To warn of flow-path obstruction and to prevent bursting of the humidifier bottle, bubble humidifiers incorporate a simple pressure-relief valve, or pop-off. Typically, the pop-off is either a gravity or spring-loaded valve that releases pressures greater than 2 psi. Humidifier pop-offs should provide both an audible and a visible alarm and should automatically resume normal position when pressures return to normal.13 The pop-off also can be used to test an O2 delivery system for leaks. If the system is obstructed at or near the patient interface and the pop-off sounds, the system is leak-free; failure of the pop-off to sound may indicate a leak (or a faulty pop-off valve).

At high flow rates, bubble humidifiers can produce aerosols. Although invisible to the naked eye, these water droplet suspensions can transmit pathogenic bacteria from the humidifier reservoir to the patient.17 Because any device that generates an aerosol poses a high risk of spreading infection, strict infection control procedures must be followed when using these systems (see Chapter 4).


Passover humidifiers direct gas over a surface containing water. There are three common types of passover humidifiers: (1) simple reservoir type, (2) wick type, and (3) membrane type (see Figure 35-4).

The simple reservoir device directs gas over the surface of a volume of water (or fluid). The surface for gas-fluid interface is limited. These systems are typically used with heated fluids for use with mechanical ventilation, but they may also be used with room temperature fluids with noninvasive ventilatory support (nasal continuous positive airway pressure or bilevel ventilation).

A wick humidifier uses an absorbent material to increase the surface area for dry air to interface with heated water. Typically, a wick is placed upright with the gravity-dependent end in a heated water reservoir. Heating elements might be below or surrounding the wick. Capillary action continually draws water up from the reservoir and keeps the wick saturated. As dry gas enters the chamber, it flows around the wick, quickly picking up heat and moisture and leaving the chamber fully saturated with water vapor. No bubbling occurs, so no aerosol is produced.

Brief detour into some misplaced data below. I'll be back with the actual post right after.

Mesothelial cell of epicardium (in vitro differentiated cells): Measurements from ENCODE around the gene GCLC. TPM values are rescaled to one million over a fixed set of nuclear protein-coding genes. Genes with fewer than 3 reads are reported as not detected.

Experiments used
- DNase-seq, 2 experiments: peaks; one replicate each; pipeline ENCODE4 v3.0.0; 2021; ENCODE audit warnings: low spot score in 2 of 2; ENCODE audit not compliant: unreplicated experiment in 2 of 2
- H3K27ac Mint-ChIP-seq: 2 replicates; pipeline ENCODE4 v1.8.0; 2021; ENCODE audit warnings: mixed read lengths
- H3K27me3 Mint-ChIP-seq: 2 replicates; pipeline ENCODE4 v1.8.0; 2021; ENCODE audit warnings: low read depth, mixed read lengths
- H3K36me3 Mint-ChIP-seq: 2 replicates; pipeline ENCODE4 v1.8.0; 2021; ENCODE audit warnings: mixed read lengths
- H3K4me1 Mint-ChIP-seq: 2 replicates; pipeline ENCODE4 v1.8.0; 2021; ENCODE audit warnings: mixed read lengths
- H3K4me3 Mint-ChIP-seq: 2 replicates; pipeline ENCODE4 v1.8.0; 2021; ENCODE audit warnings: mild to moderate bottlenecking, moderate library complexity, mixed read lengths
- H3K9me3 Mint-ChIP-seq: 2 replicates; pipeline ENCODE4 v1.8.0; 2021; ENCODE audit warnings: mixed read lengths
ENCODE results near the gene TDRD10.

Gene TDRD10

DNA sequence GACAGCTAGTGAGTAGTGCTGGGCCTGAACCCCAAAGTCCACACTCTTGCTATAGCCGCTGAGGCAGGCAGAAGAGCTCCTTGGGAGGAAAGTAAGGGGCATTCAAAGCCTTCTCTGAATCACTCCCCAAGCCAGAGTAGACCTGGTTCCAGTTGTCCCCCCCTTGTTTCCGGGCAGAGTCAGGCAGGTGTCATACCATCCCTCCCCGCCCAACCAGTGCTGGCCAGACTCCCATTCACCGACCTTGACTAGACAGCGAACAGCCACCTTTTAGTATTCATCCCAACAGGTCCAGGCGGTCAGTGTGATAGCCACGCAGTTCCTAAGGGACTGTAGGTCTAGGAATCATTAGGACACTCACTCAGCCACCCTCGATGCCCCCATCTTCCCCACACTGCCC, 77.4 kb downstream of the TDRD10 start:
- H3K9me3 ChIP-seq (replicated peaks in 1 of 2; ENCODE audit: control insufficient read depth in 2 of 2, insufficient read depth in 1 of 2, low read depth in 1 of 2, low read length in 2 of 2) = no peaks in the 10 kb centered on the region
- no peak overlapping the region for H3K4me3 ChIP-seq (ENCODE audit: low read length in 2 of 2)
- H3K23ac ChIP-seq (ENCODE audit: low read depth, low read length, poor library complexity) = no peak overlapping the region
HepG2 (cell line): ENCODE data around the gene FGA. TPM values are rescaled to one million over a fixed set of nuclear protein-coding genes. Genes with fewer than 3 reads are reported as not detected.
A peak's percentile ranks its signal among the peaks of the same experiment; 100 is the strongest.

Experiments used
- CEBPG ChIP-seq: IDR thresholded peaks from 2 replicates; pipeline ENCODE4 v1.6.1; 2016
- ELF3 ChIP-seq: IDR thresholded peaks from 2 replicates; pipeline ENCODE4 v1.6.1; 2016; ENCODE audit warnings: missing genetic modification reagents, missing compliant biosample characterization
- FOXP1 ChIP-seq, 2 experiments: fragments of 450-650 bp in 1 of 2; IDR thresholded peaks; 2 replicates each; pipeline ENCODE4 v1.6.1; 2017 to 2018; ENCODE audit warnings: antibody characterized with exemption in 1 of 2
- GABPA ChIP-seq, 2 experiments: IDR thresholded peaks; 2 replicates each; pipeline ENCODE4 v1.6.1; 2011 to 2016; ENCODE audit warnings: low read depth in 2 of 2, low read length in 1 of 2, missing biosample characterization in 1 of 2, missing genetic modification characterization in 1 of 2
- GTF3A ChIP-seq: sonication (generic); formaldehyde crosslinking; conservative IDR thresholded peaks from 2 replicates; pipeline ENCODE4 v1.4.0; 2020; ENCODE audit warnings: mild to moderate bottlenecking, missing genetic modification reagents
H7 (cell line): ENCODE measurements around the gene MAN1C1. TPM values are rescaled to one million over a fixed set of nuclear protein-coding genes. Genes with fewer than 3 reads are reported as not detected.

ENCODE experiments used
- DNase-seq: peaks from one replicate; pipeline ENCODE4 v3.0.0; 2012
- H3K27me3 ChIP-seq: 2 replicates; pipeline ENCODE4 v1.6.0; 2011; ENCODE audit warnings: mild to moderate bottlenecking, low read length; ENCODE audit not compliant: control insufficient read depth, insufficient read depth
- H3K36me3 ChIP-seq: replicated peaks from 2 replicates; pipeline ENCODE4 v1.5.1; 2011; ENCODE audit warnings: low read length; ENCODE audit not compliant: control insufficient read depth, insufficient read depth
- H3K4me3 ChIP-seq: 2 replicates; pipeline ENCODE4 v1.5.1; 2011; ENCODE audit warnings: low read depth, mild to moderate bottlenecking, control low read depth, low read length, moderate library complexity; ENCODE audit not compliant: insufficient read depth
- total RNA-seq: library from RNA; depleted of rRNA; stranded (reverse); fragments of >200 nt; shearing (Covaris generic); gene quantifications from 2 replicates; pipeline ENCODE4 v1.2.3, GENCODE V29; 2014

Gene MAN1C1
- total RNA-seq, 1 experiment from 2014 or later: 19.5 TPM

A membrane-type humidifier separates the water from the gas stream by means of a hydrophobic membrane (see Figure 35-4). Water vapor molecules can easily pass through this membrane, but liquid water (and pathogens) cannot. As with a wick humidifier, bubbling does not occur. If a membrane-type humidifier were to be inspected while it was in use, no liquid water would be seen in the humidifier chamber.

Compared with bubble humidifiers, passover humidifiers offer several advantages.17,18 First, in contrast to bubble devices, passover humidifiers can maintain saturation at high flow rates. Second, they add little or no flow resistance to spontaneous breathing circuits. Third, they do not generate any aerosols, and they pose a minimal risk for spreading infection.

Heat and Moisture Exchangers

An HME is most often a passive humidifier, also described as an “artificial nose.” Similar to the nose, an HME captures exhaled heat and moisture and uses it to heat and humidify the next inspiration. In contrast to the nose, with its rich vasculature and endothelium, most HMEs do not actively add heat or water to the system. A typical HME is a passive humidifier, capturing both heat and moisture from expired gas and returning up to 70% of both to the patient during the next inspiration.

Traditionally, use of HMEs has been limited to providing humidification to patients receiving invasive ventilatory support via endotracheal or tracheostomy tubes. More recently, HMEs have been used successfully in meeting the short-term humidification needs of spontaneously breathing patients with tracheostomy tubes.19 Kapadia20 reviewed airway accidents in the intensive care unit for a 4-year period and noted an increasing trend in the incidence of blocked tracheal tubes, which was associated with an increased duration of HME filter use. More recent evidence supports long-term use of HMEs for spontaneously breathing patients.21